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Indian Newslink 15th April 2018 Digital Edition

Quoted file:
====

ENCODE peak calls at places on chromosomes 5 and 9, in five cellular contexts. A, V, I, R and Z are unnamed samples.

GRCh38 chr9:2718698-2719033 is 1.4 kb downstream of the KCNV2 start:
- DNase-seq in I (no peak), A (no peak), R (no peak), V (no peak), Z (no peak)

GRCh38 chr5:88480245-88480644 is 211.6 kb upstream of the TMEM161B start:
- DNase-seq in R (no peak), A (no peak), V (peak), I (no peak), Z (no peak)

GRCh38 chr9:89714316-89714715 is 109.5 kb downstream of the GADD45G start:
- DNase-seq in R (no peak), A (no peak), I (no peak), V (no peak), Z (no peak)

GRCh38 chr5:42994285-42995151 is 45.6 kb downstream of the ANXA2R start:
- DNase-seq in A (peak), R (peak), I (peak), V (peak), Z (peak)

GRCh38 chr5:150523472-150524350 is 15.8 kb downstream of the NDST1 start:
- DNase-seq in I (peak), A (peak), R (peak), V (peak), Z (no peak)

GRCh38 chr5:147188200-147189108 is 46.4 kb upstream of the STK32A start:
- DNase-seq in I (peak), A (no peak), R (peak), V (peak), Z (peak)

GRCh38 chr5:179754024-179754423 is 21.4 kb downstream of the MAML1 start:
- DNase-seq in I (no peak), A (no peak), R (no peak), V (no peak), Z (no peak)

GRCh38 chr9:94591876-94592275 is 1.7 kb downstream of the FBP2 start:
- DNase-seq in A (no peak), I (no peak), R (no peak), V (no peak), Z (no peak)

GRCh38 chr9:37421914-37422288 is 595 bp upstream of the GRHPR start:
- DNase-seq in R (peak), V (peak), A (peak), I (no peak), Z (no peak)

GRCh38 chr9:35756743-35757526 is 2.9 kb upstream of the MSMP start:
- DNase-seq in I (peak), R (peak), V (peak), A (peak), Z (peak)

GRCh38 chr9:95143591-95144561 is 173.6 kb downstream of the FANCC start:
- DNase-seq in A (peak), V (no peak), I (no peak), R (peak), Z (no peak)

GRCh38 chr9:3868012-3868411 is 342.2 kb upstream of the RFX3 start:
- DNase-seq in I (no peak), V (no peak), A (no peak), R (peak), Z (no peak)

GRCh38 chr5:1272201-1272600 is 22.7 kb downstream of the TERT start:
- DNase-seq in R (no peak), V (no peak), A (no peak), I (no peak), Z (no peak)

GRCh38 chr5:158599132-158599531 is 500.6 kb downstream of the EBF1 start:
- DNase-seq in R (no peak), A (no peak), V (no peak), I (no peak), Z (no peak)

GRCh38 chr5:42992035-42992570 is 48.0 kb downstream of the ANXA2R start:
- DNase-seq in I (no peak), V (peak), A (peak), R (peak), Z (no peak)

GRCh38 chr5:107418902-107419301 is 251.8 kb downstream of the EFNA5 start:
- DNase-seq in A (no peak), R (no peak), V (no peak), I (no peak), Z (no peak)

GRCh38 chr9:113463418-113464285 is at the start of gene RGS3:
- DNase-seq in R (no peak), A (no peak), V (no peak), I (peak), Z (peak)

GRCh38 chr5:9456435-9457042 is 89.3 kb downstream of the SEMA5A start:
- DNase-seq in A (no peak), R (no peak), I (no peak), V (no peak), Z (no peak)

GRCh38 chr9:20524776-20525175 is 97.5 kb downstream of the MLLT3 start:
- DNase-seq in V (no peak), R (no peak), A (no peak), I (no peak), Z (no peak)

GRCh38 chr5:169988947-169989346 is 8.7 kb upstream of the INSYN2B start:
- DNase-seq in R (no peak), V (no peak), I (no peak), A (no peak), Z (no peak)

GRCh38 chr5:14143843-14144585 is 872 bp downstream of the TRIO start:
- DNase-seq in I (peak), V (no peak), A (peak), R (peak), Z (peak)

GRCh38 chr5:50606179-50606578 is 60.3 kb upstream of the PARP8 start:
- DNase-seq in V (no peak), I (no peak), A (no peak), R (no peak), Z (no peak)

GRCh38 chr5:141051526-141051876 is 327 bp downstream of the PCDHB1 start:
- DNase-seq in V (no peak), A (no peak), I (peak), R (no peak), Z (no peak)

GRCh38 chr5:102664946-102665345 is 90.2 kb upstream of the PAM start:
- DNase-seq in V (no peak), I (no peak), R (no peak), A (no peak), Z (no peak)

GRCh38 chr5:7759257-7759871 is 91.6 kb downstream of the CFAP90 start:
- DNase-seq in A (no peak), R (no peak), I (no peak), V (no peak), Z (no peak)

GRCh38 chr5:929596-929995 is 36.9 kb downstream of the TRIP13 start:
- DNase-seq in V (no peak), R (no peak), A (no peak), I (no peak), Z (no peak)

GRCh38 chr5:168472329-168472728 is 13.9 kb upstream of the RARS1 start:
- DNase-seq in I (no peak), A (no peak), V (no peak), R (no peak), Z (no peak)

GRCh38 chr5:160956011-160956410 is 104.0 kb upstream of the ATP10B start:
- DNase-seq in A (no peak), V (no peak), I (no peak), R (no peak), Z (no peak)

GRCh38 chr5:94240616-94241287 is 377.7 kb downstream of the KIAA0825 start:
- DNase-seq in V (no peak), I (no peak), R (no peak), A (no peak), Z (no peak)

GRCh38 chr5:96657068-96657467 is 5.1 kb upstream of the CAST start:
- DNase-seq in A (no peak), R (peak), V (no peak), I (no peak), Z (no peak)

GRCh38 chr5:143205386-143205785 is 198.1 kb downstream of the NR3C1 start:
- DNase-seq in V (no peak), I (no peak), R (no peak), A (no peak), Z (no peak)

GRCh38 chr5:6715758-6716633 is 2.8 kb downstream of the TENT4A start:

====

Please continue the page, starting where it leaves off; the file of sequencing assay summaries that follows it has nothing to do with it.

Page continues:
APRIL 15, 2018 14 Businesslink Carol Hirschfeld keeps her head down Mark Jennings Some commentators have rebuked the media over its lack of vigour in questioning Carol Hirschfeld on why she lied to RNZ CEO Paul Thompson about her meeting with Broadcasting, Communications and Digital Media Minister Clare Curran. The presumption being that the media is looking after one of its own. They are wrong. Hirschfeld’s phone will be full of voice messages and texts asking for interviews. Stories about high profile media types like (Mike) Hosking, (Paul) Henry, (Alison) Mau, (Duncan) Garner or Hirschfeld hitting turbulence are major generators of audience interest in all forms of the media. Competition desperate The idea of going easy on a colleague doesn’t even enter calculations when competition for audience attention is as desperate as it is now. Newsroom, like all other media organisations has asked Hirschfeld for an interview and been turned down. It is highly unlikely that she will ever discuss the reasons for misleading her boss. Being an experienced journalist, Hirschfeld knows that no matter what explanation she produces, Picture of Mark Jennings from Twitter Carol Hirschfield (Courtesy: E-Tangata) it won’t change the fact that she told an outright lie. While there may be some sort of plausible explanation for not telling the truth when first asked about the meeting, there is no way out of the pickle that she has created by not owning up when challenged subsequently. Catastrophic chain of events Close colleagues of Hirschfeld say she is devastated by what has happened. What was probably a catch-up by two people excited to discuss the impact of an impending funding boost for Radio New Zealand (RNZ) set off a catastrophic chain of events that neither would have imagined. The excitement was understandable when you look at it in context. The development of a high-quality video component to complement RNZ’s existing strong public radio broadcasting would be close to, if not the high point of their careers. If they had been plotting to circumvent or undermine RNZ’s CEO and Board they would not have done it over coffee in a crowded, noisy Wellington café frequented by journalists and lobbyists. Hiding in Plain Sight The so called “hiding in plain sight” theory is too conspiratorial by far. The man who let Hirschfeld go will also be upset. In addition to any personal feelings that he experienced over the resignation of a close colleague, Paul Thompson will be unhappy with being thrust into public gaze in this way. It has given ammunition to those who think the money earmarked for RNZ+ should be spent on other things. RNZ+ is the name Curran has given the television service she wants RNZ to provide. A service for which the Government could cough up around $30 million. RNZ+ Plans secret The plans for RNZ+ have not been revealed in any detail but RNZ Chairman Richard Griffin told aSelect Committee last Thursday (April 5, 2018) that there had been nine different versions before he (and presumably the Board) Thompson, Hirschfeld and Curran all agreed. The final plan seems to be pared-back version of a linear (conventional) TV channel - more of a bulking-up of the existing video that RNZ is currently providing. Sources with knowledge of the plans say that there was no fundamental disagreement between Thompson and Hirschfeld over the direction. RNZ+ will need to carry plenty of strong content to satisfy its current audience but it also needs to be innovative enough to recruit the younger demographic that its radio product has been successfully doing. The Successor Issue So, who will end up with the tricky task of making it happen now Hirschfeld is gone? Thompson will be tempted to turn one of his trusted lieutenants and current Head of Digital, Glen Scanlon. Scanlan is now Acting Head of News and regarded (inside and outside RNZ) as highly competent. Former TV3 and TVNZ Producer Tim Watkin will also be pressing his claims. Watkin is RNZ’s Executive Producer of Podcasts and Series. Having had a spell as Deputy Editor of the Listener, his journalistic credentials are good and he will know more about producing TV programmes than most RNZ executives. Thompson also has Stephen Smith to turn to. Smith worked for TVNZ, Vodafone and Maori TV before taking charge of branding and marketing at RNZ. He has a strong understanding of TV and new media. About the Minister And what of Clare Curran now? Supporters of better public service media will be hoping that she recovers from her self-inflicted wounds and sees through her plan to boost a part of the media that has been neglected and in the case of television (Maori TV aside) abandoned. When Curran picked up the portfolio, there was an expectation that public broadcasting would get some overdue attention, particularly given the opposition spokesperson, Melissa Lee, also has a strong interest and knowledge in the area. Lee was a TV Producer before she entered Parliament. The Hirschfeld saga has damaged Curran but whether it will mean less money for RNZ+ won’t be known until May 17 when Finance Minister Grant Robertson delivers his first budget. It could be $30 million, it could be less, or it could be zero. Mark Jennings, former Head of News and Current Affairs at Mediaworks (TV3) is the Co-Founder of Newsroom along with Tim Murphy, former Editor-in-Chief of the New Zealand Herald. Indian Newslink has published the above article, an updated version of which appeared on the Newsroom website under a Special Agreement with 2018 CALLING FOR ENTRIES & NOMINATIONS CATEGORIES: 1. Business Excellence in Retail Trade 2. Business Excellence in Innovation 3. Business Excellence in Marketing 4. Business Excellence in Customer Service 5. Best Employer of Choice 6. Best Small Business 7. Best Medium Sized Business 8. Best Large Business 9. Business Excellence in Health &Safety (NEW) 10. Business Excellence in International Trade with India* 11. Best Accountant of the Year 12. Best Young Entrepreneur of the Year 13. Best Businesswoman of the Year 14. Best Financial Advisor (Mortgage) of the Year 15. Best Financial Advisor (Insurance) of the Year Supreme Business of the Year Award (All entries will be entered for this category) For details contact P OBox 82338 Highland Park, Manukau 2143 Phone (09) 5336377 Email: • Conditions of Entry: Entries and Nominations must be in electronic format sent by email. Those sent by post, fax or other means will not be accepted. The decision of the judges would be final and no correspondence will be entertained in this connection. 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APRIL 15, 2018 The labyrinth of Algorithms can be creepy Danielle Van Dalen The cracks are starting to show on the fancy computer algorithms that we rely so heavily upon these days. The recent news that Facebook was involved in sharing the personal information of quiz participants and their friends with Cambridge Analytica has illustrated the creeping influence algorithms have had on our lives. After the story broke, the New York Times reported that “the hashtag #DeleteFacebook appeared more than 10,000 times within a two-hour period,” showing that people are starting to recognise that our increasing reliance on algorithms is not all positive. We need to remember that technology cannot be a substitute for relationships. Powerful tools Algorithms are powerful tools for creating efficient and targeted processes used in our day-to-day lives. They do a lot of awesome things. Companies like Netflix and Uber harness them to ensure that the right information gets to the right people, like which movies to advertise for whom, or which driver to connect with which passenger. Unfortunately, as the Cambridge Analytica example suggests, there are also risks to the widespread use of algorithms and the personal data they so often rely upon; and privacy breaches are just one example. In many less-obvious areas of our lives, the algorithms are showing their fair share of bugs too. Healthcare options In 2016, the Arkansas Department of Human Services began to use algorithms to determine heaAlthcare options and supports for different people. The algorithm led, however, to significant changes and reductions in many people’s medical care – one person even claimed, “they were hospitalised because their care was cut.” A court eventually discovered that the software vendor had “mistakenly used a version of the software that didn’t account for diabetes issues.” Bad predictions While not quite as life-ordeath, companies like Shell have also been using algorithms to fill job roles but are now finding that these algorithms are “bad at predicting rare events, such as when employees would excel at a task they haven’t encountered before.” So, while we have seen that the potential of technologies like this and get understandably excited about the future possibilities and efficient systems we might create, these examples show that completely relying on these processes is not always the answer. Sometimes they get it wrong. It is easy to quickly trust the outputs of a computer, but as these examples show, we simply cannot afford to be so naïve. The response So how do we respond? While quitting Facebook seems like a good start for many – even futurist and technological entrepreneur Elon Musk deleted his company’s accounts – becoming a technological hermit does not seem helpful, or even possible, anymore. Besides, the efficiency-related benefits of algorithms are hard to give up. Instead, we need to be aware of their limitations and wary of their potential unintended consequences. We need to remember that algorithms often fail to see the nuance that only human interaction can detect. From social media to medical care or potential employment, let us introduce some more healthy suspicion when it comes algorithms. Danielle van Dalen is a Researcher at the Maxim Institute based in Auckland. Businesslink The Denture and Denture Implant Clinics • Full Dentures • Acrylic Dentures • Metal Dentures • Flexible Dentures • Denture Relines • Denture Repairs • Mouth Guards We make it... we fit it... we fix it... Full dental laboratory services with no dentist appointments or referrals required! 3/208 Gt Sth Rd, Papatoetoe. 09 277 2233 161 Gt Sth Rd, Manurewa. 09 266 3850 11 West St, Pukekohe. 09 238 0095 Email 15 KAT5886 RVS Heat Recovery Ventilation Fresh filtered air for a healthier, drier and warmer home. • Fresh filtered air • Reduces moisture • Reduces Mould and Condensation. We use Dry Air from Roof Cavity and replace your home air. • Super energy efficient The ultimate home ventilation system that provides fresh filtered air. RVS Ventilation removes both moisture and stale indoor air and effectively recovers heat from both outgoing stale air AND from damp areas such as kitchens and bathrooms. We are your local Mitsubishi Electric Ventilation Specialist. Call us for your free in-home quote 0800 787 111 Unit No. 42/18 Lambie Drive Manukau, Auckland